Season one of Preacher suffered what I like to call “The Walking Dead Effect.” Its concept was strong, adapted from a comic whose post-Pulp-Fiction edginess has dated but whose gleeful blasphemy hasn't, but due to (I assume) budget restrictions, the season kind of didn’t go anywhere. Antiheroes Jesse, Tulip, and Cassidy were stuck in Annville, Texas for ten whole episodes, and though the stories that unfolded were entertaining and unique, there was little sense of momentum - especially to fans of the comic’s insane pacing. When we last saw the show's principals, they were finally fleeing that rinky-dink (now non-existent) town in search of a literal absentee god. As of the season finale, finally, the comic’s main thrust had come a-thrustin’.
Enter “On the Road” and “Mumbai Sky Tower,” the second season’s first two episodes, directed by Seth Rogen and Evan Goldberg and aired over the past two days, more or less as a two-parter.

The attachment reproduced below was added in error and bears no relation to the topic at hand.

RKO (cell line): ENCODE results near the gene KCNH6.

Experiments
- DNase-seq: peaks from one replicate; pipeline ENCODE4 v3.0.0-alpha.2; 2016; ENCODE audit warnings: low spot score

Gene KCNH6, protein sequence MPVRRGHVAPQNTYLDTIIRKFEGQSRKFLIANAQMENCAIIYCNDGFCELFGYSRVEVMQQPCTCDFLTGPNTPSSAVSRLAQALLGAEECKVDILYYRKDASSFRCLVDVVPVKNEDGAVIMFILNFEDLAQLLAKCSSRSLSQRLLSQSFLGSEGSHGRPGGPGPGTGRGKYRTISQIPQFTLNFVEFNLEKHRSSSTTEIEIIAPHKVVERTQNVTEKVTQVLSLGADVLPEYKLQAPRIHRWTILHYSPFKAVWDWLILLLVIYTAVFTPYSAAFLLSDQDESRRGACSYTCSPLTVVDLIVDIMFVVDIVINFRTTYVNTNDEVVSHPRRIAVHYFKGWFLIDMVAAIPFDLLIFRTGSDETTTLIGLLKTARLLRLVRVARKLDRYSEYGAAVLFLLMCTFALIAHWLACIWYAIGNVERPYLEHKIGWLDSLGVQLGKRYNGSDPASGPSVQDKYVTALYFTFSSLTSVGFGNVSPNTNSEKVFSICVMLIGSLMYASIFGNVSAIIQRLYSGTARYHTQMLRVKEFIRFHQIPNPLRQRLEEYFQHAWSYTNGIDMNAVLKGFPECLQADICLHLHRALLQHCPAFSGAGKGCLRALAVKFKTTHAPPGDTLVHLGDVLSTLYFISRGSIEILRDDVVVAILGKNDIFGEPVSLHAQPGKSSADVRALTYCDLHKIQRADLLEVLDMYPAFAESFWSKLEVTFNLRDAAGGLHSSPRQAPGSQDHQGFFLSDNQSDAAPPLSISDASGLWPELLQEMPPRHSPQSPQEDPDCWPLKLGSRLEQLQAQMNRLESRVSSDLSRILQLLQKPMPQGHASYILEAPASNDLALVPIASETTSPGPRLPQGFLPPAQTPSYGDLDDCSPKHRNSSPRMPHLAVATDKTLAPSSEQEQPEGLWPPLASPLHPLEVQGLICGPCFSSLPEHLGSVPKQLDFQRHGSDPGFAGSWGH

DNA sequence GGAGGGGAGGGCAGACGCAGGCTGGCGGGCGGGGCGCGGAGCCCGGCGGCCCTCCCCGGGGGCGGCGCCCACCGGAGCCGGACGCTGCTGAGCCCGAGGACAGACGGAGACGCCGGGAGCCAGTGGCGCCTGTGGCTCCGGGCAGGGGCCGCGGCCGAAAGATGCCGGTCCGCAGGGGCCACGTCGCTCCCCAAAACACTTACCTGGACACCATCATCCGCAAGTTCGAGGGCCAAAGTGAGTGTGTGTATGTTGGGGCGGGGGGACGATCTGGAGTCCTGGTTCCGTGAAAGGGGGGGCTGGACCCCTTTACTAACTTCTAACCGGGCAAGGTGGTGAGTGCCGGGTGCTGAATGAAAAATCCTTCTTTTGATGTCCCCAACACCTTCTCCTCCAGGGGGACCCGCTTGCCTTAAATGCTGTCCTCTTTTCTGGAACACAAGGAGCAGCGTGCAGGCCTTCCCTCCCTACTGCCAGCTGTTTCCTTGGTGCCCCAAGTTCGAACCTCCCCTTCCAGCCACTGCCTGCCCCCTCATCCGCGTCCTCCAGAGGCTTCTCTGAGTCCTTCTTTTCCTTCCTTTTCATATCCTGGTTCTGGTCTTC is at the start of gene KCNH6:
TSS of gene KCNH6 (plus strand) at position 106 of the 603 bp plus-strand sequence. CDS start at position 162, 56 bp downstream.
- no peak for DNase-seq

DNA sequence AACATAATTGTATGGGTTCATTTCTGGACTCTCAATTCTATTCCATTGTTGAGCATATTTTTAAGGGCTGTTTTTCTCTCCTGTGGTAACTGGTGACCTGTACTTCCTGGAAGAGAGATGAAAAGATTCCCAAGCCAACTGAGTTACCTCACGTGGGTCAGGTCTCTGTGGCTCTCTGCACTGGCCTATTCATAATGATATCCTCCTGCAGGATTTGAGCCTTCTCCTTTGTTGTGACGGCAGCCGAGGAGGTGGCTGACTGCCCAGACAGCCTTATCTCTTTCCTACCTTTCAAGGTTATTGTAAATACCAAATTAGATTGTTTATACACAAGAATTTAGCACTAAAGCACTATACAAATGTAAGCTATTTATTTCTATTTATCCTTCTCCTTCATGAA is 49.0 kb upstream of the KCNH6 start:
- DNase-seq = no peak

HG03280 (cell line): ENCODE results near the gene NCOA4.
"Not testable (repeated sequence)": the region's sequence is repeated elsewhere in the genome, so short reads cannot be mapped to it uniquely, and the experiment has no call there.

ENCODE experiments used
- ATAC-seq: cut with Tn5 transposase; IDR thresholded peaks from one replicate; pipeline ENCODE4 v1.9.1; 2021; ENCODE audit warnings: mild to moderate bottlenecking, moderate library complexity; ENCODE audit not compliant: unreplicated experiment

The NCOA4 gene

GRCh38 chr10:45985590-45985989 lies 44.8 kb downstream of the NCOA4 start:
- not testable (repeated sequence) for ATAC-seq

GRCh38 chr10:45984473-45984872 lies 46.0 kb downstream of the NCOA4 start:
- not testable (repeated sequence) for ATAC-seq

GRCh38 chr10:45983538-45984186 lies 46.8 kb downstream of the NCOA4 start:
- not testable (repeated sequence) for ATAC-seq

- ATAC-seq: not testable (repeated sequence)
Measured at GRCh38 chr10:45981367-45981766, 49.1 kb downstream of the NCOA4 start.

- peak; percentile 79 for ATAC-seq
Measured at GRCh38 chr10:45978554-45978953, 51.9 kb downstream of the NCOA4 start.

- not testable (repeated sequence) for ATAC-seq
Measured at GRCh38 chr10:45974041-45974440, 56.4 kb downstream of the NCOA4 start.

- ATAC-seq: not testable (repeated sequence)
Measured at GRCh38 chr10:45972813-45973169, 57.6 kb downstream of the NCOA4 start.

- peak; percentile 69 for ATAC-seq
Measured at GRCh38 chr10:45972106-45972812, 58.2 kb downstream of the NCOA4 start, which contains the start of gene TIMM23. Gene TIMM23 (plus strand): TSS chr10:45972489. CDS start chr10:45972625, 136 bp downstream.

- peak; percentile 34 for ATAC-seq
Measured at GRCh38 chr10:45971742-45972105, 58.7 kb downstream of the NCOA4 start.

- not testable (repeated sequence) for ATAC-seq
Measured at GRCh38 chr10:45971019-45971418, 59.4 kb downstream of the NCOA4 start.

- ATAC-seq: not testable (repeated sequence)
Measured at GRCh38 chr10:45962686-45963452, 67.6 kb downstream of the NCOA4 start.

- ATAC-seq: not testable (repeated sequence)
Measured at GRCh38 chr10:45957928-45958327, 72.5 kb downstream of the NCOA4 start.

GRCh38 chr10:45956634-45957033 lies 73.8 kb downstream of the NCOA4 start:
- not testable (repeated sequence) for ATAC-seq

“On The Road” opens with a fifteen-minute-long bang. A huge caption proclaims the heroes to be on “THE SEARCH FOR GOD: DAY ONE.” After a brief Cassidy rant about foreskins, a police chase ensues - a fun chase, if a little brief, sporting artificial film grain and throwback shooting techniques that might please fans of winking nostalgia, but did little for me. The chase culminates in a police standoff, manipulated by Jesse’s newfound Genesis ability and escalated by the appearance of the Saint of Killers, whose divine six-guns prove highly effective at exploding cops’ heads. Not content to stop there, the show then gives us a good head-crushing effect, an exploding car, AND the use of an intestine to siphon gas, all in the span of a minute or two. This constant one-upmanship of action and grue, all taking place before the opening titles, feels as if the show’s desperate to prove something after the comparatively sedate first season. It’s too self-conscious to trust at this stage, but it’s still hella entertaining.